The Fundraising Rules

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Author’s Note




CHAPTER 1: Background on Venture Capital

The VC Biz

Behind the Scenes

The Exit

CHAPTER 2: Developing a Fundraising Strategy

Big Picture

Overview of Fundraising Stages

Picking the Right Type of Capital

Additional Capital

Concerns & Sources

Your Target Structure

Your Process

CHAPTER 3: Picking The VCs

Finding the Fit

Implications of How a VC is Funded

CHAPTER 4: Preparing Your Materials

You Only Need Three Documents

The Bait

The Presentation

The How

CHAPTER 5: The Pre-Fundraising Process

Get Tactical Before You Get Started

CHAPTER 6: Getting the Meeting

The Approach

What To Expect

Why You Might Get Dinged

Handling Getting Dinged


CHAPTER 7: The First Meeting

What To Do in the First Meeting

What VCs Will Be Watching For

VC Presentation Tips

What Not To Do in the First Meeting

How to End the Meeting

CHAPTER 8: After the First Meeting

What Happens Next

If Interest is Not Immediate

Your Next Moves

CHAPTER 9: The Due Diligence Phase

Diligencing You

Diligencing the VC

CHAPTER 10: Doing the Deal

How Deals Get Done


CHAPTER 11: Deal Terms: Rights To Future Cash


The Cap Table

Preferred Stock

Other Terms

CHAPTER 12: Deal Terms: Control


Keeping Founders Around

Other Considerations

After the Deal

The VC: Your New Partner


Recommended Blogs

Author’s Note


SINCE BECOMING A VENTURE CAPITALIST, I have been in awe of the many talented visionaries who have come in to pitch world-changing ideas. Many of these entrepreneurs are world-class business athletes and jacks of nearly every business trade. They’re competent in product development, sales, marketing, finance, strategy and management, making them uniquely capable of weaving concepts and resources into a sustainable business.


What is shocking to me, however, is that many of the world’s best entrepreneurs are bad at fundraising. At first, I didn’t understand why, since the skills used in fundraising are many of the same skills used to create businesses. Over time, however, the reason these athletes underperform became clear. They don’t possess a fundamental understanding of the fundraising process. They have the skills, but not the knowledge.


To take a step back, I would argue that it’s not the fault of these entrepreneurs. Although they can easily evaluate the markets in which they want to launch their ventures, accessing the internal workings of these enigmatic investment institutions is not as easy. The only way to understand the inner workings of a venture fund is to become a venture capitalist, or to experience the fundraising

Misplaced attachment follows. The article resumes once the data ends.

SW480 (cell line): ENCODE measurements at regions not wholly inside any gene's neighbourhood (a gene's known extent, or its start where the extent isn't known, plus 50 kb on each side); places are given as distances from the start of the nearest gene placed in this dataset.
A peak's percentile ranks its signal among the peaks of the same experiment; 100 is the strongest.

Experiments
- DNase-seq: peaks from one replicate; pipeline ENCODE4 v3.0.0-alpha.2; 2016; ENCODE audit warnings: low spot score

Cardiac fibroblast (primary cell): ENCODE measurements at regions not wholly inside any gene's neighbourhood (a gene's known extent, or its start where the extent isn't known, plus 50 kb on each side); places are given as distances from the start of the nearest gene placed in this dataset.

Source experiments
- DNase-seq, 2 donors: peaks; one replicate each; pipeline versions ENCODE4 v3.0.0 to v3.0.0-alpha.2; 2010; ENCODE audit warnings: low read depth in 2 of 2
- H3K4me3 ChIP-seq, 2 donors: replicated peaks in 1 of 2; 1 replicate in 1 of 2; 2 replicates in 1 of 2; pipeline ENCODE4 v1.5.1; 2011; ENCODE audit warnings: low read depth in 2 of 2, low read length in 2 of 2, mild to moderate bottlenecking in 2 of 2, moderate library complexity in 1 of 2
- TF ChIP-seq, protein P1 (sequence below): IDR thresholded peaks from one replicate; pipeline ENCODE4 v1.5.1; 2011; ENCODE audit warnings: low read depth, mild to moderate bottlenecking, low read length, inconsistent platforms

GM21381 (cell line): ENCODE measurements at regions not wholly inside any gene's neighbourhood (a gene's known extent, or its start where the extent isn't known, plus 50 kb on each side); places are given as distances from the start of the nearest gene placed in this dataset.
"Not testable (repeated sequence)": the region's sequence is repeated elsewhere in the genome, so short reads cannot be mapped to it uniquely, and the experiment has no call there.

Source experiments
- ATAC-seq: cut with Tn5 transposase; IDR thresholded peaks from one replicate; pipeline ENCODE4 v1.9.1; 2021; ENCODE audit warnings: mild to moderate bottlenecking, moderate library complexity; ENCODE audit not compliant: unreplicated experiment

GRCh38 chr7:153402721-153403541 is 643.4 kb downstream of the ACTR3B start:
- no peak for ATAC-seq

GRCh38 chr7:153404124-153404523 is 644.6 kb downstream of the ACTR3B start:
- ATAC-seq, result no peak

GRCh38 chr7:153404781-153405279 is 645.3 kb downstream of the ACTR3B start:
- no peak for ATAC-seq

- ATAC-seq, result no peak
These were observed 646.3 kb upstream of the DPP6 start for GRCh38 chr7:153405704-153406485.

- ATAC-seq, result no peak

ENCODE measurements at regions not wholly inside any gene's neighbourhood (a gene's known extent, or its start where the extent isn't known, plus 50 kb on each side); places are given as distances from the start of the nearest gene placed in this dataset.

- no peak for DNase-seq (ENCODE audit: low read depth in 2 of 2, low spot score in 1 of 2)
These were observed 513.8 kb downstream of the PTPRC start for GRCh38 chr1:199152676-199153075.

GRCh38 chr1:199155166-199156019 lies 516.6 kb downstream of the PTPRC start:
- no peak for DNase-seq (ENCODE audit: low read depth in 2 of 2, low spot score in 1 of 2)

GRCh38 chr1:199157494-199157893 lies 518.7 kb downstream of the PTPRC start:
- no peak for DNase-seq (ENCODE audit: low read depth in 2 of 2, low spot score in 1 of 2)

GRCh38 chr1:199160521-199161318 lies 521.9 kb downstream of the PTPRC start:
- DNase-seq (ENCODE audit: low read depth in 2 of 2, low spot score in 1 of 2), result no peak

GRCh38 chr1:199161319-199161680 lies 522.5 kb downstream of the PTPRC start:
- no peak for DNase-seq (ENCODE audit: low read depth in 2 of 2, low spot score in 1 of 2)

process first-hand, multiple times, leaving even the best entrepreneurs to flail through their first few rounds.


My mission in writing this book is to illuminate the fundraising process so that engaging these venture capitalists is no longer like walking in the dark.


I will provide a detailed account of both the key steps in fundraising and the rationale behind them. The information should help entrepreneurs see through the eyes of the venture capital investor, enabling them to better understand motivations of investors and how best to engage them.


While this book does not cover every nuance of the process – entrepreneurs who read this will surely still tread over unexpected ground – this book should help them understand the lay of the land, significantly reducing the number of surprises.


While I believe that this book will be useful for entrepreneurs engaging in raising their second or third round of capital, it is primarily designed to assist entrepreneurs seeking their Seed or Series A investment, as they should accumulate a board of experienced investors thereafter which can help them negotiate future capital raises.

I do not view this book as a betrayal of the arcane art of venture investing. Rather, I hope that this tool will make the life of a venture investor easier. Entrepreneurs who understand the fundraising process are more likely to be prepared to answer questions investors will have, provide the materials that investors require and facilitate the process more effectively. In sum, it is my hope that this guide will simplify the role of the investors, taking some of the friction out of the process.